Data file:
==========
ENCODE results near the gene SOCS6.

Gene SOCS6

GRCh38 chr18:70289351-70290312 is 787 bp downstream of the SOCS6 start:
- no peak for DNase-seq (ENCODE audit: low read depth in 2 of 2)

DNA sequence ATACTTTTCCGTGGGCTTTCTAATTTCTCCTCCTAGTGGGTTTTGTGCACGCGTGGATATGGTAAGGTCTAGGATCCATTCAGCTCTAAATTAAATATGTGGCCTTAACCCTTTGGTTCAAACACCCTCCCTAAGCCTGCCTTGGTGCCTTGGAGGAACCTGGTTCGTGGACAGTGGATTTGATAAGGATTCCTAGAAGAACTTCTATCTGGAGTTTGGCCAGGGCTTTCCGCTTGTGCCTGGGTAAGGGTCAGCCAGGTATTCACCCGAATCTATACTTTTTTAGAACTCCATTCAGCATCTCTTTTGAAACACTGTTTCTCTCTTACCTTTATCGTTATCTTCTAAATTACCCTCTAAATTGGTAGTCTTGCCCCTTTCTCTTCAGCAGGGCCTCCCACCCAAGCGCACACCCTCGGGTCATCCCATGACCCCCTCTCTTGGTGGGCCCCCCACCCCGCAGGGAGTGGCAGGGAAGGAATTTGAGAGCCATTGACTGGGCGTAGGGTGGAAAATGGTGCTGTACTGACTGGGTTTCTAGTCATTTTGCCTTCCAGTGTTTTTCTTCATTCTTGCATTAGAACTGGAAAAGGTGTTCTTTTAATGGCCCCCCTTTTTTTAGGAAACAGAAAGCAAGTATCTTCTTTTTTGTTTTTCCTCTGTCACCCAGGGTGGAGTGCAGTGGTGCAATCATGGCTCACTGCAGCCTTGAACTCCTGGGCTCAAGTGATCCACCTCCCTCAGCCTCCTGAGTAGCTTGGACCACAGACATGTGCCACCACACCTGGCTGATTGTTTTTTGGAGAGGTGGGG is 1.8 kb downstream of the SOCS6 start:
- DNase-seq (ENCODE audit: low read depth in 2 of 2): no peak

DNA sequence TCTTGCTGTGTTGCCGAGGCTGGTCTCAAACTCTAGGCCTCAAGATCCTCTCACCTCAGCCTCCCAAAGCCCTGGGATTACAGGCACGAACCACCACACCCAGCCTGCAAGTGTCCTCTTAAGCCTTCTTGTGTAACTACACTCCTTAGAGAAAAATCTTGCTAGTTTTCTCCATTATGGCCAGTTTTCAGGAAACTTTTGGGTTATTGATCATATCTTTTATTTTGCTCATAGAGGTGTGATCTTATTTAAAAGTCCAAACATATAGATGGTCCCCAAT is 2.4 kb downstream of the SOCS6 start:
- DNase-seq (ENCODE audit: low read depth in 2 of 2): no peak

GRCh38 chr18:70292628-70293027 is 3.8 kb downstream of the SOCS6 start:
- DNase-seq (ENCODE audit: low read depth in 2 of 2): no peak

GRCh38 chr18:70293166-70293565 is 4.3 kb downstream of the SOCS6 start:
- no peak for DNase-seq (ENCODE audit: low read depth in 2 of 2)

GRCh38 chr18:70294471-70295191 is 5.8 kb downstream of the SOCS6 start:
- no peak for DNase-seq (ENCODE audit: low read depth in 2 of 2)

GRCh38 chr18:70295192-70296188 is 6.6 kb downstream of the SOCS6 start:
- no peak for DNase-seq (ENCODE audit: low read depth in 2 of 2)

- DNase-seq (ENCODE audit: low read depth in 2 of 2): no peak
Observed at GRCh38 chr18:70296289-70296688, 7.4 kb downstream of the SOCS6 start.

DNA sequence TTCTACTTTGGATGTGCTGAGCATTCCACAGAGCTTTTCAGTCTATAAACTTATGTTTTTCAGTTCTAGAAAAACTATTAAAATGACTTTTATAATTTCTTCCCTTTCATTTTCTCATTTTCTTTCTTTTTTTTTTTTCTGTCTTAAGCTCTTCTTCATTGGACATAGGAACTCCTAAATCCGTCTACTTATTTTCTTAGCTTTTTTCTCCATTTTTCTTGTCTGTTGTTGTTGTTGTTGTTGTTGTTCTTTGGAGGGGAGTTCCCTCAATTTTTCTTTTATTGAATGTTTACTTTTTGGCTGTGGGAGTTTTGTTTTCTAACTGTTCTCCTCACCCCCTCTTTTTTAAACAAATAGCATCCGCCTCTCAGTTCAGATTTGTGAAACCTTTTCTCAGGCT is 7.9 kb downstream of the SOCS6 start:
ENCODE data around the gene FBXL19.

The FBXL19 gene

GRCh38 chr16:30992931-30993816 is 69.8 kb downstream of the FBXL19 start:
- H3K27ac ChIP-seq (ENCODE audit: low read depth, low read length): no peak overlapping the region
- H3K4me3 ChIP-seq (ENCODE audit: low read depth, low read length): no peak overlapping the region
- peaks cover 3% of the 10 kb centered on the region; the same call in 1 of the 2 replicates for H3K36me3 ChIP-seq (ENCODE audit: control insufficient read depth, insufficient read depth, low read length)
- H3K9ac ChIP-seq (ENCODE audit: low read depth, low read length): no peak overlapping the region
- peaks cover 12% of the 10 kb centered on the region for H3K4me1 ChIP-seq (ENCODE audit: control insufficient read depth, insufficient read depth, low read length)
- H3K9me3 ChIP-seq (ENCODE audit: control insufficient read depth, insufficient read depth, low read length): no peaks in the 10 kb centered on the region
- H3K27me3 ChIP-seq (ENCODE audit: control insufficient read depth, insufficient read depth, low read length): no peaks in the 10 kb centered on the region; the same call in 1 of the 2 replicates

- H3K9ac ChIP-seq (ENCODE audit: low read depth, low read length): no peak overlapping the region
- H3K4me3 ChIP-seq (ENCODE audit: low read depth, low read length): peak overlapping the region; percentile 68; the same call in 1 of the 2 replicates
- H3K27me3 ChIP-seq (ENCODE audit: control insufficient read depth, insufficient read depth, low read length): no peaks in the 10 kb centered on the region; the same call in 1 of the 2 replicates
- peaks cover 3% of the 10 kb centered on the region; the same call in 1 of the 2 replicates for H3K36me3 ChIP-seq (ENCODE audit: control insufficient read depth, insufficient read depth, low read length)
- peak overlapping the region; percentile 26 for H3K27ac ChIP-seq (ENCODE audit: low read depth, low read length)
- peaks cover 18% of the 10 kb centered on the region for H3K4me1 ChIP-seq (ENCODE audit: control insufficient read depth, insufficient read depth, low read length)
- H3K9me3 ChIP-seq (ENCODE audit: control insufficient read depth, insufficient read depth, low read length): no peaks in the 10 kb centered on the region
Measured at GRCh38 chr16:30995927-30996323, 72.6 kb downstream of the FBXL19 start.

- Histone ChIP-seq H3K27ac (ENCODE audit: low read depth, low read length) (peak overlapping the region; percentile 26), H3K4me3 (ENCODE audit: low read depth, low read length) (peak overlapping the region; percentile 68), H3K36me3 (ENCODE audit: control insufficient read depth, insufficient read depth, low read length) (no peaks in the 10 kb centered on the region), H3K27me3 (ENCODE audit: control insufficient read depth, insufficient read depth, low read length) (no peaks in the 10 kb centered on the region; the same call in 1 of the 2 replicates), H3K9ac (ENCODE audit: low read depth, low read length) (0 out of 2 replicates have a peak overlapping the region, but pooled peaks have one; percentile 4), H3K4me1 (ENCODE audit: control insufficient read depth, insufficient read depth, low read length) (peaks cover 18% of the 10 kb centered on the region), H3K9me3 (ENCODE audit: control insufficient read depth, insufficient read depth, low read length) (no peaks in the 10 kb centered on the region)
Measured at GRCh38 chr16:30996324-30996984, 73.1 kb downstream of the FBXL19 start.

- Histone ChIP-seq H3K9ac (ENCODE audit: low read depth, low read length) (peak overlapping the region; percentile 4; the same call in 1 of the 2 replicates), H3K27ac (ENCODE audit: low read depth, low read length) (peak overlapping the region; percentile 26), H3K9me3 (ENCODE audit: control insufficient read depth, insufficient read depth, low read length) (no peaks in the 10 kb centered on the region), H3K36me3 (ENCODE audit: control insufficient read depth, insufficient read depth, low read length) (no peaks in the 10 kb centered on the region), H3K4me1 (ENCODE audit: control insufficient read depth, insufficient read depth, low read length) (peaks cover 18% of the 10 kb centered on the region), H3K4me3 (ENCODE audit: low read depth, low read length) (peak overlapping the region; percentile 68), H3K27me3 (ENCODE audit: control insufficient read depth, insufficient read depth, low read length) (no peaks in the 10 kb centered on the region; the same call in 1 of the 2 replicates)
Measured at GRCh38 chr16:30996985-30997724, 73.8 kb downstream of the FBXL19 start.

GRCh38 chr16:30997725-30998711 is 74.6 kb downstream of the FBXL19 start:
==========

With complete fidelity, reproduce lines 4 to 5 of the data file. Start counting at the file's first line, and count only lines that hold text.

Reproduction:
- no peak for DNase-seq (ENCODE audit: low read depth in 2 of 2)

DNA sequence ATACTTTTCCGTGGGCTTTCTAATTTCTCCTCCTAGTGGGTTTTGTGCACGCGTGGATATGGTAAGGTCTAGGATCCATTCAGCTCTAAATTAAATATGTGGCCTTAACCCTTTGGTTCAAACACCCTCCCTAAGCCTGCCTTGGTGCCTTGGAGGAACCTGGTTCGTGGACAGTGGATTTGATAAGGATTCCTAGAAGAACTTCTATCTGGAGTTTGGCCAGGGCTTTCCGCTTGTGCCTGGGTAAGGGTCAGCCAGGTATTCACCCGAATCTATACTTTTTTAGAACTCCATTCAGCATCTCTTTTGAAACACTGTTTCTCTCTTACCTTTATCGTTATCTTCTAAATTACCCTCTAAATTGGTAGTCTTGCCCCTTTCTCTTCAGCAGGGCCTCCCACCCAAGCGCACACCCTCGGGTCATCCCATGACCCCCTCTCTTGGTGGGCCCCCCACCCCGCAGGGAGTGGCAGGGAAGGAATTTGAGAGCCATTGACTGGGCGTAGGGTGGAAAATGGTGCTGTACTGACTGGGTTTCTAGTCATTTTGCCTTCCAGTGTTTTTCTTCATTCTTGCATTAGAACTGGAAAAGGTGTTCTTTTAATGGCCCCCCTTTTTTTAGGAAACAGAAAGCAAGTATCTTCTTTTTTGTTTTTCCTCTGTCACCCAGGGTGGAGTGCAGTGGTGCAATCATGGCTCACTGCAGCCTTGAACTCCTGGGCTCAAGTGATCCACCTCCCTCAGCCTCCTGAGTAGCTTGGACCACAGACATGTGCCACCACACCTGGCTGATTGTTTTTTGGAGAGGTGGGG is 1.8 kb downstream of the SOCS6 start: